Decibel Conversion: Factor 10 or 20?

The decibel is used in a wide range of applications. Decibels are especially used, when a referring to power or a derived measure, which values can vary in a wide range. The most prominent usage of decibels is in sound volume. So, for example a sound of 0dB is barely hearable, whereas a vaccum cleaner on average has 75dB and a rock concert reaches about 110dB.

In class, you often find the following definitions for something in decibels

$$X_{dB}=10\log_{10}\left(\frac{X_{lin}}{X_{ref}}\right).$$

This equation transforms quantity $X_{lin}$ from linear scale to a quantity in dB scale $X_{dB}$. In order to do that, first the linear quantity is related to a reference quantity $X_{ref}$ and the ratio of both is transformed into the log-domain. Apparently, $X_{dB}$ does actually have no unit and we artificially add dB to make clear we are in logarithmic scale. When $X_{lin}$ equals the reference level, the dB-scale becomes zero:

$$X_{dB}=10\log_{10}\left.\left(\frac{X_{lin}}{X_{ref}}\right)\right|_{X_{lin}=X_{ref}}=0dB.$$

Furthermore, when $X_{lin}>X_{ref}$, $X_{dB}$ is positive and if $X_{lin}

So far, so good. But, on the other hand, more often than not, you also see the following definition:

$$Y_{dB}=20\log_{10}\left(\frac{Y}{Y_{ref}}\right),$$

i.e. the factor before the logarithm is 20 instead of 10. Which version is correct? Both formulas are correct, but you need to take care when you use which formula. So, here's the rule:

  • If you transform a quantity that relates to power or energy, the factor is 10.
  • If you transform a quantity that relates to amplitude, the factor is 20.

How do you know, if a quantity relates to power or amplitude? Check if squaring the quantity makes sense! If squaring makes sense, your quantity is likely to be an amplitude. If it does not make sense, you probably face a power-like quantity. For example, it does not make sense to square the power of a signal. But, it makes sense to square the amplitude of a signal, since this yields the power of the signal.

Another indicator for when to use 10 or 20 is the following:

If your quantity $X_{lin}$ follows from some computation that involves squaring some other quantity, use factor 10.

Some examples

In the following we calculate some examples of linear scale to dB scale conversions:

Transform 100W into the dB scale. Reference $X_{ref}=1mW$.

print ("X_dB = %.1fdB" % (10*np.log10(100/1e-3)))
X_dB = 50.0dB

We have to use factor 10, because we are clearly dealing with powers of a signal.

Transform 100V into the dB scale Reference $X_{ref}=1mV$.

print ("X_dB = %.1fdB" % (20*np.log10(100/1e-3)))
X_dB = 100.0dB

Here, we use factor 20, because we deal with voltage amplitudes of a signal.

Transform an air pressure of $5mPa$ into the dB scale. Reference $X_{ref}=20\mu Pa$.

print ("X_dB = %.1fdB" % (20*np.log10(5e-3/20e-6)))
X_dB = 48.0dB

This one is a bit more tricky. Is air pressure an amplitude or power? If you consider that an acoustic wave propagates through the air by a periodic change of the air pressure, it becomes apparent that pressure is an amplitude-like value. So, we use factor 20.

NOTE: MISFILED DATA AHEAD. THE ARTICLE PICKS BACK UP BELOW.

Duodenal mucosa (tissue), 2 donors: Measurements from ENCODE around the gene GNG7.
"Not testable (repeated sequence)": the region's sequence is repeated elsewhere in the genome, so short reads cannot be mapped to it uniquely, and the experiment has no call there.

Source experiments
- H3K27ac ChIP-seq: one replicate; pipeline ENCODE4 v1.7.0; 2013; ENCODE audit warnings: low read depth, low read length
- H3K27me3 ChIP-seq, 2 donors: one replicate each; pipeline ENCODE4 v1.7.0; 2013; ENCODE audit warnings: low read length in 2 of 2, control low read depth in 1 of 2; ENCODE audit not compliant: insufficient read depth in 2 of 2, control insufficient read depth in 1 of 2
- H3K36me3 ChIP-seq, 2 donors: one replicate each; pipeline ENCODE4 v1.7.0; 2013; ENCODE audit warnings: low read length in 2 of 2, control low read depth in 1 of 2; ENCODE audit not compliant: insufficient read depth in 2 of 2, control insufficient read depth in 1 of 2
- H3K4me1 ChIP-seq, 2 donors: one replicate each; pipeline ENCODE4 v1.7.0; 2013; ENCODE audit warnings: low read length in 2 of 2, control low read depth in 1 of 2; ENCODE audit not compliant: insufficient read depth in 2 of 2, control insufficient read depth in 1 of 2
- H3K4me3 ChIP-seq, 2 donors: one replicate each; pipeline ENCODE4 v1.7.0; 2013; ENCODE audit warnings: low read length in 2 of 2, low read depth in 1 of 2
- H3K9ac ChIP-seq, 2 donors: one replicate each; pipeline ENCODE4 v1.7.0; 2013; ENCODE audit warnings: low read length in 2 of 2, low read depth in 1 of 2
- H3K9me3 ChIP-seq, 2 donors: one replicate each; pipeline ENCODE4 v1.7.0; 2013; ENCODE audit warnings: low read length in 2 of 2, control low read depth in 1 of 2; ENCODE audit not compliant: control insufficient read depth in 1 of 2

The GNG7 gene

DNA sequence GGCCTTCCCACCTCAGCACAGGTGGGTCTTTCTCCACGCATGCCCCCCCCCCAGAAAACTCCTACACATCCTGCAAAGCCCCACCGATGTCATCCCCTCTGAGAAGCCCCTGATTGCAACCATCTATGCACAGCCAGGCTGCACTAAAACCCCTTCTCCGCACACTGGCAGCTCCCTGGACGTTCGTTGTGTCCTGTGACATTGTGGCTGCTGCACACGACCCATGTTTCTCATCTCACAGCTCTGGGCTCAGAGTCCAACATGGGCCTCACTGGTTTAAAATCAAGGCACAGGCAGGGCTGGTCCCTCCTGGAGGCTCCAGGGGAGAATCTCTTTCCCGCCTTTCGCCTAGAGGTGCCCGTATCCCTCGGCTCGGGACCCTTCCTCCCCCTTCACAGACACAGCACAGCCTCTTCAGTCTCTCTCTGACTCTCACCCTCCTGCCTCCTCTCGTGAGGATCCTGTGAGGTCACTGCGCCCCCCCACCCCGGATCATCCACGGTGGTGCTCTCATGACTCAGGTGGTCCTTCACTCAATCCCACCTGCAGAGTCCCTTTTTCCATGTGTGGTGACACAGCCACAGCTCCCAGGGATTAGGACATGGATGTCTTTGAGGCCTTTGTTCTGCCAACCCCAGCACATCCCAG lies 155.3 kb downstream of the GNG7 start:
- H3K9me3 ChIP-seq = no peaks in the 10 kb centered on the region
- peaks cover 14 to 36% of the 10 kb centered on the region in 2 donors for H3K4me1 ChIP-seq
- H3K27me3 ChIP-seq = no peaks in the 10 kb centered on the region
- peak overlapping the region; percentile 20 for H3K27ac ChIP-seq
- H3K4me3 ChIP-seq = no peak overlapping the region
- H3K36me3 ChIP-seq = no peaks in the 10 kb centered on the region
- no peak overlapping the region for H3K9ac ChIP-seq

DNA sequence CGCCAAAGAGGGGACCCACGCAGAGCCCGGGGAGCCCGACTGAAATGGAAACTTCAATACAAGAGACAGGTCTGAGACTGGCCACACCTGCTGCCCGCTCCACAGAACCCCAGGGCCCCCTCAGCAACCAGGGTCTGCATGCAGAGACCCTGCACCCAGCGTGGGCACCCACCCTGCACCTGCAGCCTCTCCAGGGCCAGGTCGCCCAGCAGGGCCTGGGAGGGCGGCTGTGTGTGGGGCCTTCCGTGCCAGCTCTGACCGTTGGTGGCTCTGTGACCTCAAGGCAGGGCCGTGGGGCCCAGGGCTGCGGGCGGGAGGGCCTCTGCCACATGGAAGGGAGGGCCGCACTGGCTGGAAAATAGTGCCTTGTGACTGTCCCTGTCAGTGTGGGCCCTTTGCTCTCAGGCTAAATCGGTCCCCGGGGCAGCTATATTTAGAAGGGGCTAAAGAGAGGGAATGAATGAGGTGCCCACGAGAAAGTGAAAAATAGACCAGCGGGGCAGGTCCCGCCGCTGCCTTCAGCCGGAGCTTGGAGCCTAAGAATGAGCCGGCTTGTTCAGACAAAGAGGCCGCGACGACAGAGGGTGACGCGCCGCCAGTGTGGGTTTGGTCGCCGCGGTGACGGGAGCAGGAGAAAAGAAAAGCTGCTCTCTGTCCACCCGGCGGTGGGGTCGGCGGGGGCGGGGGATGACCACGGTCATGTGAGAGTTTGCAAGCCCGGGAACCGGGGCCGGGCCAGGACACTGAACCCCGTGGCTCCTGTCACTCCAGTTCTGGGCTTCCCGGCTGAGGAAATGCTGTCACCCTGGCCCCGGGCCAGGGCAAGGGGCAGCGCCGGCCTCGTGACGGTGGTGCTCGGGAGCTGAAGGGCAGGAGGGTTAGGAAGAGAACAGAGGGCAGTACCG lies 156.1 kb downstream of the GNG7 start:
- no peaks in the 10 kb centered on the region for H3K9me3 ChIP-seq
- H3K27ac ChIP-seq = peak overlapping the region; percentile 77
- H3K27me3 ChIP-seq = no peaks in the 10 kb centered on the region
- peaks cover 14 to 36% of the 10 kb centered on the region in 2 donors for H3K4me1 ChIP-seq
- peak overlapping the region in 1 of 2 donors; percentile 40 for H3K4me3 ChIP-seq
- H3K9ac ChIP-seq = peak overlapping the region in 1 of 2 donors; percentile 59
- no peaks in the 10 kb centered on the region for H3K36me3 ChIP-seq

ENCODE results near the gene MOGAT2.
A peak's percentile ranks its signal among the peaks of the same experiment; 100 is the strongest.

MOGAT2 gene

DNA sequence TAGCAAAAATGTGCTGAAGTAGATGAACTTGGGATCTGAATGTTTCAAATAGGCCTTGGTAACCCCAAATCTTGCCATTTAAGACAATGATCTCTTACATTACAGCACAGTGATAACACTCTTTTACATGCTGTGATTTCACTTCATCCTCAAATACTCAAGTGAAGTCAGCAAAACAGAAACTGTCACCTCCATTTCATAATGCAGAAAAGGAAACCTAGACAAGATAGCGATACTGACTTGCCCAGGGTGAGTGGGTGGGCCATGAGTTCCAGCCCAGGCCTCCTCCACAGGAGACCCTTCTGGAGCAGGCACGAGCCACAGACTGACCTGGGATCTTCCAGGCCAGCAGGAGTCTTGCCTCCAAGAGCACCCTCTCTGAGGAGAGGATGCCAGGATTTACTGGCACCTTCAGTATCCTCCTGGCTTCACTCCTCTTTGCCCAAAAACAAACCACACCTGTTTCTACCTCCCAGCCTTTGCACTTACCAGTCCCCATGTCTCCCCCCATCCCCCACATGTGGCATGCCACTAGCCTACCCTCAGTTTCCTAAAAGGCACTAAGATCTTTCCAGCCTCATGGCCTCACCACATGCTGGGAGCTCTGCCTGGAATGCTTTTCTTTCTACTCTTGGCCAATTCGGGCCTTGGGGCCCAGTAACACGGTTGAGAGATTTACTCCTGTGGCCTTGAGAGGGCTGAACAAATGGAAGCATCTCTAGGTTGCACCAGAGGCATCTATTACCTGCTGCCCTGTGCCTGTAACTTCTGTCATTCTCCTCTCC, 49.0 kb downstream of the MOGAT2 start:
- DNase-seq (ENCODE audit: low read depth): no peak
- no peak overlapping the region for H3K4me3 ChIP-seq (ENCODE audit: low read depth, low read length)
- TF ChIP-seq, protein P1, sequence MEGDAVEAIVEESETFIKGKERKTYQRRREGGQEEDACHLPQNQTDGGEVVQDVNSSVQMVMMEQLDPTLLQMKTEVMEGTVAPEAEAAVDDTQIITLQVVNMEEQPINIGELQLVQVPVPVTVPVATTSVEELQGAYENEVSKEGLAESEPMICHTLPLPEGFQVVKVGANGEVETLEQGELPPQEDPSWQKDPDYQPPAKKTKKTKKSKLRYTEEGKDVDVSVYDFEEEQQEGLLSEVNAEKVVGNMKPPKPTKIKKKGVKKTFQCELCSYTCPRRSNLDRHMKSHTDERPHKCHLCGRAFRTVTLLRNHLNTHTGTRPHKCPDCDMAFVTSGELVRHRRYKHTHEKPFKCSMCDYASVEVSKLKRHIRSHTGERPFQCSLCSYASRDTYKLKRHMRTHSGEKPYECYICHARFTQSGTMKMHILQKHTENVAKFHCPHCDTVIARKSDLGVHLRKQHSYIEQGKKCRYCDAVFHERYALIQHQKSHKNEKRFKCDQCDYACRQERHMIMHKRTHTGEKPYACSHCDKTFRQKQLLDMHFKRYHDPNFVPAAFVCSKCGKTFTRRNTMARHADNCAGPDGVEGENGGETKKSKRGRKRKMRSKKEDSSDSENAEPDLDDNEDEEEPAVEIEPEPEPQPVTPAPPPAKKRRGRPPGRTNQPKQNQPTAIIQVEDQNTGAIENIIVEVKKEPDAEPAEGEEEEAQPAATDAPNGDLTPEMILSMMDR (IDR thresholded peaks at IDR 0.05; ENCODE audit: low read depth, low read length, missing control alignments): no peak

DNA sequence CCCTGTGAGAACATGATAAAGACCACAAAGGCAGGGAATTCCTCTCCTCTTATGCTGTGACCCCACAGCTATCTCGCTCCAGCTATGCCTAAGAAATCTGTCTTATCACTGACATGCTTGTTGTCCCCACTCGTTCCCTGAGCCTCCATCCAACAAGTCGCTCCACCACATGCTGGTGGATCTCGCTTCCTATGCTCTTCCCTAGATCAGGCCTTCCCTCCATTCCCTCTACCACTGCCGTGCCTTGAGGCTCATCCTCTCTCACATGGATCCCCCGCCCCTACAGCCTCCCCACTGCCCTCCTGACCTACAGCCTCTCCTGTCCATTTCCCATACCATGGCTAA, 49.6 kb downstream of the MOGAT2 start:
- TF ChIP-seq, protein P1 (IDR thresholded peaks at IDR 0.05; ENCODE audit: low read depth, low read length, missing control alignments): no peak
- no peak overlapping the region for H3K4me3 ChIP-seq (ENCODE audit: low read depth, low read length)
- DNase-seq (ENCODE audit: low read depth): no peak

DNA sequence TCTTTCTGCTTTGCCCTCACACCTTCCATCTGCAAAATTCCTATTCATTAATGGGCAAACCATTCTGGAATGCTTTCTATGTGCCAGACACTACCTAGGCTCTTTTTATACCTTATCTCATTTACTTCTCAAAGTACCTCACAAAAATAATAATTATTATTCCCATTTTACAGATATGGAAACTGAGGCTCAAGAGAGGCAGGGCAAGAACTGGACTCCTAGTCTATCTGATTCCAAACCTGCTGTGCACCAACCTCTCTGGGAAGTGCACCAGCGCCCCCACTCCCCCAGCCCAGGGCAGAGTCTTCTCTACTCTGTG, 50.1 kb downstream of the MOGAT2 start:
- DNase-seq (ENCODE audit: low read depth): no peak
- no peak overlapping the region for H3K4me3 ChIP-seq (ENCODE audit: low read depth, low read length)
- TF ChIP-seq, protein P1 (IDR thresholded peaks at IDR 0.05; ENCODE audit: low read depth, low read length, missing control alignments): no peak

Transform the quantity $X_{lin}=\frac{E_b}{N_0}$ into the frequency domain, where $E_b$ is the average energy per bit and $N_0$ is the noise energy per bit.

Here, we have no values given, so we can only give an expression. First note, that this question is different from before, in the sense that here the reference level is explicitely given as the noise power. Second, we see we are working with powers here, so we have to use factor 10:

$$SNR_{dB}=10\log_{10}\left(\frac{E_b}{N_0}\right).$$

This is clearly a sigal-to-noise ratio, since we relate signal power to noise power here. So, we can use the name SNR.

Why both 10 and 20?

Even though choosing different factors for amplitudes and powers seems a bit strange, it is indeed quite elegant.

Let us now think of unit-less signals and let our reference values be always 1. Given a signal $x$ that at time $t$ has amplitude $x(t)$, hence its power at time $t$ is given by $P(t)=x^2(t)$. Now, let's convert both amplitude and power into the dB-scale:

$$\begin{align} x_{dB}(t) &= 20\log_{10}(x(t))\\ P_{dB}(t) &= 10\log_{10}(P(t))\\&=10\log_{10}(x^2(t))\\&=20\log_{10}(x(t))=x_{dB}(t) \end{align}$$

In dB-scale the power and the amplitude of a signal have the same value! Hence, if somebody says "This signal is 10dB above that signal", there is no ambiguity wether she meant 10dB in amplitude or power.

Summary

The dB scale is a logarithmic, unitless scale. It always requires a reference quantity to be related against. The dB is calculated via two different expressions $$X_{dB}=10\log_{10}\left(\frac{X_{lin}}{X_{ref}}\right) \quad \text{or}\quad Y_{dB}=20\log_{10}\left(\frac{Y_{lin}}{Y_{ref}}\right).$$

  • If you convert a quantity $X$ that relates to power or energy, the factor is 10.
  • If you convert a quantity $Y$ that relates to amplitude, the factor is 20.
  • If you convert an expression that contains squares, use factor 10.
  • If you convert an expression that does not contain squares, use factor 20.

Do you have questions or comments? Let's dicuss below!




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